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Finding Success in Failure

Colleen McBride (21). A friend of mine recently asked me, “When was the last time you failed as a leader?” I smiled, and without a moment of doubt responded, “Every day.” I could tell he was a bit confused. He was clearly expecting a big go-to story of mine when I did X, Y and Z. But the simplicity of my answer made him stop. I proceeded to tell him that part of being a leader means accepting failure with open arms. It also means recognizing it in its smallest of forms. Put the two together, and you’ll realize that failure happens every day, all the time. It’s up to us to either see it or ignore it.

Failure happens to every leader, but not a lot of people like to talk about it. In fact, most people try to avoid it at all costs. After all, who wants to be a failure in life?

But what if we changed our perspective. What if we replaced the word “failure” with “opportunity” – opportunity to learn from mistakes, reroute plans, develop our character, spark conversation, and inspire others. Changes the game a bit, doesn’t it?

One of my favorite quotes is by Thomas Edison in reference to inventing the lightbulb – “I have not failed. I’ve just found 10,000 ways that won’t work.” I love this quote. Here we’ve got a guy who embraced the road to success and celebrated every roadblock along the way. He could’ve removed every setback from his memory, but instead he chose to flip these moments of failure on their sides and recognize them as attributes of his work.

As student leaders, we naturally live each day with a passionate drive to reach success. Rise up in positions. Fundraise more money than last year. Gain more support. All great things, but they don’t – and can’t – happen without setbacks.

Empower Orphans is still very new as we are only in our 3rd year at Penn State. As I reflect on my own personal journey at Penn State, I can’t help but attribute my growth as a leader to the growth of Empower Orphans, and here’s why. Empower Orphans has failed many times. (Yep, I said it). We’ve set goals and visions, developed strategies, created action plans, and many times along the way failed to achieve the type of success we originally wanted. But despite all the small L’s we’ve taken throughout the years, we have yet to fail altogether. In fact, every failed attempt at reaching our goals has directly contributed to the level of success we have today as an organization. I’ve watched our executive committee time and time again embrace the moments in which something didn’t go as planned. We’ve even had a good laugh about these times – again, it’s about perspective. Instead of covering up our failures from the past, we choose to be open about them. We embrace them.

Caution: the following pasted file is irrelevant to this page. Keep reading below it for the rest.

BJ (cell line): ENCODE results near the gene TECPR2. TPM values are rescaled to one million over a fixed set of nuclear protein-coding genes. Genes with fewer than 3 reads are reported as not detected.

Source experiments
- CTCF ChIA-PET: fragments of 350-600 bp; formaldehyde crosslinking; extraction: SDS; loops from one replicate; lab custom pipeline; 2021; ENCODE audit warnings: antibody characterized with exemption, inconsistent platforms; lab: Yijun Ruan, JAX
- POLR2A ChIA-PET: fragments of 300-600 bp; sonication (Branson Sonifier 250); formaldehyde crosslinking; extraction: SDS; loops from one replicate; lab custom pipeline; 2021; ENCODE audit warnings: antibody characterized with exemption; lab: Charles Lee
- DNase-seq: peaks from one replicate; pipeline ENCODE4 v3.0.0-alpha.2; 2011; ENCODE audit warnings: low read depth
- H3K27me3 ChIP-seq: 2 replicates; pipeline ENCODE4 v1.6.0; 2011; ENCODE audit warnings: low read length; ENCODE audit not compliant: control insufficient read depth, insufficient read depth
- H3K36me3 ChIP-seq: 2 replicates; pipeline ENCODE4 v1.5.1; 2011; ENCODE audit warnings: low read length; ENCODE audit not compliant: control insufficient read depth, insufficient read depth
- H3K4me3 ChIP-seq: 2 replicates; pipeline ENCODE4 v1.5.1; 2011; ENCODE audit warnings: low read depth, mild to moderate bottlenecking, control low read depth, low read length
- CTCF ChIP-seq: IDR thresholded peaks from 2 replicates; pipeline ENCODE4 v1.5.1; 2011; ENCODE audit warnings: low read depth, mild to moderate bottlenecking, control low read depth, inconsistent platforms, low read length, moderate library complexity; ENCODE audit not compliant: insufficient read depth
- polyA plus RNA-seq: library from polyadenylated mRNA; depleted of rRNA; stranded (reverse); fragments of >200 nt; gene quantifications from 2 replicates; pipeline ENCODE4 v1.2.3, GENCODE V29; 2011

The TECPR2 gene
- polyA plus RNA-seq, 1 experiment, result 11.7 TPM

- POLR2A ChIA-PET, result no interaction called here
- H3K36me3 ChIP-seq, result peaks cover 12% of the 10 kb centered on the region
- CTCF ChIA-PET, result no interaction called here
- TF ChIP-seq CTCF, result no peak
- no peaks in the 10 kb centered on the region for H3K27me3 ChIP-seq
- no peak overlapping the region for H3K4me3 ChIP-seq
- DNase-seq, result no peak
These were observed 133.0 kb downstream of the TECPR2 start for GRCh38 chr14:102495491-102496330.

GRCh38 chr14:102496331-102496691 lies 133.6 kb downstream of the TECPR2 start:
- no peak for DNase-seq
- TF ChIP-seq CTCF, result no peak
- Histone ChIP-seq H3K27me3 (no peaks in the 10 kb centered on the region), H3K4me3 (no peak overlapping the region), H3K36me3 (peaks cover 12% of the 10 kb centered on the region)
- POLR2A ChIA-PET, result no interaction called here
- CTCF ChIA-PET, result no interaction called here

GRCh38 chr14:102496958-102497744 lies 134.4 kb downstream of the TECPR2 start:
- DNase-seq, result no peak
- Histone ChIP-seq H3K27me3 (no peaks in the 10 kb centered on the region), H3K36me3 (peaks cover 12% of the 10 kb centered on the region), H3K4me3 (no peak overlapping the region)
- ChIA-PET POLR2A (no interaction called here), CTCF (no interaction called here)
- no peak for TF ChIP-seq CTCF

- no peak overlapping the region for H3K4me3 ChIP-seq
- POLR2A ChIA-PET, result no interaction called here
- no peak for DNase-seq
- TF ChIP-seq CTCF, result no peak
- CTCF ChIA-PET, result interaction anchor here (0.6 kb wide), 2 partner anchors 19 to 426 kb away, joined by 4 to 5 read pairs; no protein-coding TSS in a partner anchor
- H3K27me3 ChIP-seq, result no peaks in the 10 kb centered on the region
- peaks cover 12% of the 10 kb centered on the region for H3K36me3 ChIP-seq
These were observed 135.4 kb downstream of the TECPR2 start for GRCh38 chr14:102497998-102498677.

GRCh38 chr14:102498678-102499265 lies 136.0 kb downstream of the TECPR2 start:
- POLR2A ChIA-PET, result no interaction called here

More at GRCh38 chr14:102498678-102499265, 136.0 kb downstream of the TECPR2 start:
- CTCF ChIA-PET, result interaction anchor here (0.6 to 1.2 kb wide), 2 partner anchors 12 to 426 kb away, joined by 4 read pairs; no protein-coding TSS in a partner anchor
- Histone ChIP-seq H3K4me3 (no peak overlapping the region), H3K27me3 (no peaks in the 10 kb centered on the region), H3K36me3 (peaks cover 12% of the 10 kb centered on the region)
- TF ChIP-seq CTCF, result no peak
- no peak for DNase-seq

What I’ve witnessed from EO is applicable to everyday life. As soon as we alter our approach to failure, realize that it’s an innate building block of success, accept it in its entirety, and then proceed to utilize it, we can truly put ourselves on the fast track to obtaining a much more fulfilling sense of achievement on both personal and professional levels.

Empower Orphans at Penn State started from nothing and has blossomed into something. I’ve been blessed enough to work with EO since its humble beginning and to witness what happens when student leaders whole heartedly embrace good, solid failure.

I am 100% confident that, in the years to come, Empower Orphans will continue to fail just as often as we will succeed. Why? Because at the fundamental core of it all, it is through failure that we ultimately succeed in growing – as individuals, as community members, and as leaders of tomorrow.

So, yes, I smile when I hear the word “failure.” I think back to times when results didn’t go as planned. Grounded in the belief that everything happens for a reason, I see every moment of failure as one reason why I am the person I am today and why Empower Orphans is the organization it is today. After all, we have never failed. We’ve just found 10,000 ways that won’t work in establishing a philanthropic organization on campus.

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